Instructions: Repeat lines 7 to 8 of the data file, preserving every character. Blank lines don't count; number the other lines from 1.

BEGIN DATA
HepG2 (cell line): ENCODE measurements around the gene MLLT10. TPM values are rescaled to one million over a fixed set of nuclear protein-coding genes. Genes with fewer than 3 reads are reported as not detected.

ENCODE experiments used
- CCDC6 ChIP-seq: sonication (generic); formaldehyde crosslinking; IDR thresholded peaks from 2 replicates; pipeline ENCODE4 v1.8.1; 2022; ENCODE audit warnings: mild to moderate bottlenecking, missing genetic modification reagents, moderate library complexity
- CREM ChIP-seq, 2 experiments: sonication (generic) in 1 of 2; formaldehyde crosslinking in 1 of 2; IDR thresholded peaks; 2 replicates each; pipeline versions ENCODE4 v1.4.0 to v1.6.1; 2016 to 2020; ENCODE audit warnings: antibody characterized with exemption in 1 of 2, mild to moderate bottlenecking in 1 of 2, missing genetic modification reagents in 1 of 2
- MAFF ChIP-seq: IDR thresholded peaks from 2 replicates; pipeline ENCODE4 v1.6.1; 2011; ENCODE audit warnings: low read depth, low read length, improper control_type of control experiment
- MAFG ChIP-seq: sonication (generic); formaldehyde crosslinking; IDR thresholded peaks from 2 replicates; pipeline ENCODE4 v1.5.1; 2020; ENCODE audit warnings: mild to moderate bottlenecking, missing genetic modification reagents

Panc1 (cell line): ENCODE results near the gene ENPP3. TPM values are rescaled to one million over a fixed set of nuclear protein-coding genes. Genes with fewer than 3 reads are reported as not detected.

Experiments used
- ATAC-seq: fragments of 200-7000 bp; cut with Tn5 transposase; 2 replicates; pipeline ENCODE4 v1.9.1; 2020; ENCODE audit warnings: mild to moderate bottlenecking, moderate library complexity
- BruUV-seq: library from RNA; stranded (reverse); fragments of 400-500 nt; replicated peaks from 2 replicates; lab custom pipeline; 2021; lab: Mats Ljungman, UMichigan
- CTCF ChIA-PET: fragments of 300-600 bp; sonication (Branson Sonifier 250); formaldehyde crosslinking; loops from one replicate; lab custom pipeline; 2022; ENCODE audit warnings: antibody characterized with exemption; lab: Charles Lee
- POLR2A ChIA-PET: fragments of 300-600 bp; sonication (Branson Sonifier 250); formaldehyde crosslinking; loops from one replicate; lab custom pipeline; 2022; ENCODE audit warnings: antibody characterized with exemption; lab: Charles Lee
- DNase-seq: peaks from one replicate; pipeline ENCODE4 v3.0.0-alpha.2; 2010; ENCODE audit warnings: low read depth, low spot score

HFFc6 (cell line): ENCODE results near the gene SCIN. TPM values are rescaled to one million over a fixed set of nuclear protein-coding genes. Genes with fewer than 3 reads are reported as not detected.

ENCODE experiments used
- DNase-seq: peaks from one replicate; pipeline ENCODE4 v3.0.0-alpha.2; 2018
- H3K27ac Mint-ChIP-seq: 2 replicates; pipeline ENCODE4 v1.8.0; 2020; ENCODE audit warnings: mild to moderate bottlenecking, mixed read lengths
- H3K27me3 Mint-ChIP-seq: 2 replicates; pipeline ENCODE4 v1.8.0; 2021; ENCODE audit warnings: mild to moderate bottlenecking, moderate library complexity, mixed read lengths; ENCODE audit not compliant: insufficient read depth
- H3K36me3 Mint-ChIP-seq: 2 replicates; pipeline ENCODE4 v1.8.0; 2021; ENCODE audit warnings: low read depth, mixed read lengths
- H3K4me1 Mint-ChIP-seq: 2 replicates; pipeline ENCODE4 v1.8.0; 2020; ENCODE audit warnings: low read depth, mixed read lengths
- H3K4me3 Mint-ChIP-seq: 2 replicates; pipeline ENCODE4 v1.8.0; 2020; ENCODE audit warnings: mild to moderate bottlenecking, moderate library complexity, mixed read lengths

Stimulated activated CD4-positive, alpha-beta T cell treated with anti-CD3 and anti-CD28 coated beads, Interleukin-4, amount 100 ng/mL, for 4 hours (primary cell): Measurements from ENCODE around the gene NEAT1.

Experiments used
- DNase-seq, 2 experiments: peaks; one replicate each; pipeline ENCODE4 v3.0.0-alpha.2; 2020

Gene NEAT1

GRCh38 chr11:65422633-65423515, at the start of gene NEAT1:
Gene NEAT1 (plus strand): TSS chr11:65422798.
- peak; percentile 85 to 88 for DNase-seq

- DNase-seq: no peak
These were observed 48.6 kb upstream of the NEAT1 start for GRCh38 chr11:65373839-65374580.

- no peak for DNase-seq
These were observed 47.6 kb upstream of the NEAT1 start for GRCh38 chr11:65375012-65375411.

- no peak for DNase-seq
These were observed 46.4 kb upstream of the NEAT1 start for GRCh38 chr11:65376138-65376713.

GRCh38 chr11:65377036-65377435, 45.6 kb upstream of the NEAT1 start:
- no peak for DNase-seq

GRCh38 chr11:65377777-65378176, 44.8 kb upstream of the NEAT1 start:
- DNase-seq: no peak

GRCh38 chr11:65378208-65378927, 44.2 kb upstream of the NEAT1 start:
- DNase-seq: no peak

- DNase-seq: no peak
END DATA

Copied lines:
Panc1 (cell line): ENCODE results near the gene ENPP3. TPM values are rescaled to one million over a fixed set of nuclear protein-coding genes. Genes with fewer than 3 reads are reported as not detected.

Experiments used